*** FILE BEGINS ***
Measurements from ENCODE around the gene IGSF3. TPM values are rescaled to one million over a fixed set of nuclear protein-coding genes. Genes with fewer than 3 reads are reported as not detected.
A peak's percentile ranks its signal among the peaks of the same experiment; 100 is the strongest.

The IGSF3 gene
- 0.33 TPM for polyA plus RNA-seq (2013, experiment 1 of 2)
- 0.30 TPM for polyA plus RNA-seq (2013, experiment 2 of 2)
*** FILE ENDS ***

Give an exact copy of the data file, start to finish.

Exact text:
Measurements from ENCODE around the gene IGSF3. TPM values are rescaled to one million over a fixed set of nuclear protein-coding genes. Genes with fewer than 3 reads are reported as not detected.
A peak's percentile ranks its signal among the peaks of the same experiment; 100 is the strongest.

The IGSF3 gene
- 0.33 TPM for polyA plus RNA-seq (2013, experiment 1 of 2)
- 0.30 TPM for polyA plus RNA-seq (2013, experiment 2 of 2)